Autumn, and deep into it. Glowing leaves in an absence of light, yellows to envy and a green so lime and bright, so tucked in, a little bit of sheen against the dark richness of the surrounding pines.
Deep into autumn, long past the careening energy of summer, the hustle and bustle, the dragging of children by their dragging parents, trying to force experience into their offspring, the dragging of the masses on holidays, jamming happiness and freedom into their three weeks.
Deep into autumn, the season getting furrowed away into its quiet. The highway traffic steady but not fervent, and above it, over there, the returned chirping of a gray jay, and there a woodcock, there the chickadees flitting around the ambering berry bushes on the hill above the house.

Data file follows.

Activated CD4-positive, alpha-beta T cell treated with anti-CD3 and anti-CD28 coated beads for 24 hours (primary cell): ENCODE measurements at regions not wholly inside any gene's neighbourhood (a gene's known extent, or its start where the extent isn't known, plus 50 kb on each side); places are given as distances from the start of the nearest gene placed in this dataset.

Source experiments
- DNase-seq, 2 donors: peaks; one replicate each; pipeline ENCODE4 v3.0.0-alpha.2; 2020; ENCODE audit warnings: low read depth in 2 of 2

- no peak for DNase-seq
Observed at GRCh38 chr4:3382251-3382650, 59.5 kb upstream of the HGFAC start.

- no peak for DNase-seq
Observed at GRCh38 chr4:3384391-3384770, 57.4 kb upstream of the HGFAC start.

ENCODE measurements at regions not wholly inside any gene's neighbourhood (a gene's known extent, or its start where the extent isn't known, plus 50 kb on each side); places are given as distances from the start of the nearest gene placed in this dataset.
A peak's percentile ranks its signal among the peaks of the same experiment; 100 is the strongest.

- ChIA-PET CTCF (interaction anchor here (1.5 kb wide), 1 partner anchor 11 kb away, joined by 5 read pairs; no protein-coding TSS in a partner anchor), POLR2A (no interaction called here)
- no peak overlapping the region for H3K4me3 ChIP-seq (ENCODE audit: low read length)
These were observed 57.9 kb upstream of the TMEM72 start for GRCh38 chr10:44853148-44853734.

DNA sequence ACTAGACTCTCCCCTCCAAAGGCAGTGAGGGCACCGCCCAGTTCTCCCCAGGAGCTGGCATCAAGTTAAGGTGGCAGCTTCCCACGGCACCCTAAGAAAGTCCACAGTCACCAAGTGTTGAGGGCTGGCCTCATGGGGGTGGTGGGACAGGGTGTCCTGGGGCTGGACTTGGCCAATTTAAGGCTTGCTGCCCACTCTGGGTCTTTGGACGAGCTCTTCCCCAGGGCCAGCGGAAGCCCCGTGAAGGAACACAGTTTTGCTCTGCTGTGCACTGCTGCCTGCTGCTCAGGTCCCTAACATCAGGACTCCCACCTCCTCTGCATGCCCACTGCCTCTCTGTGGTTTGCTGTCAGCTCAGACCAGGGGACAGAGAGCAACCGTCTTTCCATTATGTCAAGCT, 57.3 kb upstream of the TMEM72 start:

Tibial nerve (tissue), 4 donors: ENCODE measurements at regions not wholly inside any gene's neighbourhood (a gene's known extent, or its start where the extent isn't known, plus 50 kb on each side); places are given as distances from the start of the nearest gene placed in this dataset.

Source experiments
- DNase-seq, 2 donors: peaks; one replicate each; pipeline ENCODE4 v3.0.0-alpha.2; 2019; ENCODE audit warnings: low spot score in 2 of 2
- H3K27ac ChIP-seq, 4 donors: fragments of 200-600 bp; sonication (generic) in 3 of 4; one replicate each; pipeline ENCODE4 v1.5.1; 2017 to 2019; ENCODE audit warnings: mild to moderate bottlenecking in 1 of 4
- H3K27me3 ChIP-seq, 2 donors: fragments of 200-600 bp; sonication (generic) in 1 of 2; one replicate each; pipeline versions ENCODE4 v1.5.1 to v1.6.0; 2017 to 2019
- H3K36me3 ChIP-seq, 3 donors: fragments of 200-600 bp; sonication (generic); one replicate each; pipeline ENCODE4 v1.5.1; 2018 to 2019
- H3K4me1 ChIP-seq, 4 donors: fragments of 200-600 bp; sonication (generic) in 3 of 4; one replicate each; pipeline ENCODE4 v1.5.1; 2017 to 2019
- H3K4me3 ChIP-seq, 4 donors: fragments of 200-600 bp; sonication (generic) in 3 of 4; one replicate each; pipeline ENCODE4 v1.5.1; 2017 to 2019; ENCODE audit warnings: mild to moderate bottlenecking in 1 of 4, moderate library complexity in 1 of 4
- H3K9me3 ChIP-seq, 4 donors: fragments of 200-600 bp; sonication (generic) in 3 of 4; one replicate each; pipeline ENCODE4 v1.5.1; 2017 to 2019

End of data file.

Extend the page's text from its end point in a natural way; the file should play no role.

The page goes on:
“Did you hear the swans earlier?”
“No, I don’t think so. I heard a flock the other day though. It’s amazing how high they fly!”
“Is it called a flock? “A flock of swans?” I don’t know.”
“I have no idea. It’s a shit-tonne of birds, though. But goddamned they fly higher than anything else I’ve seen.”
Billy looked over his shoulder to judge the distance to the tree behind, took a step back and leaned against the fir tree there. A branch down low pushed his straw hat forward on his brow and he pushed his head back to break the branch, set his hat again where it belonged on his head and relaxed against the trunk of the tree. Jim sat in the grasses close by, his knees drawn up and cradled in his arms. He held one wrist with one hand, and held his knees up with the tension in that hand.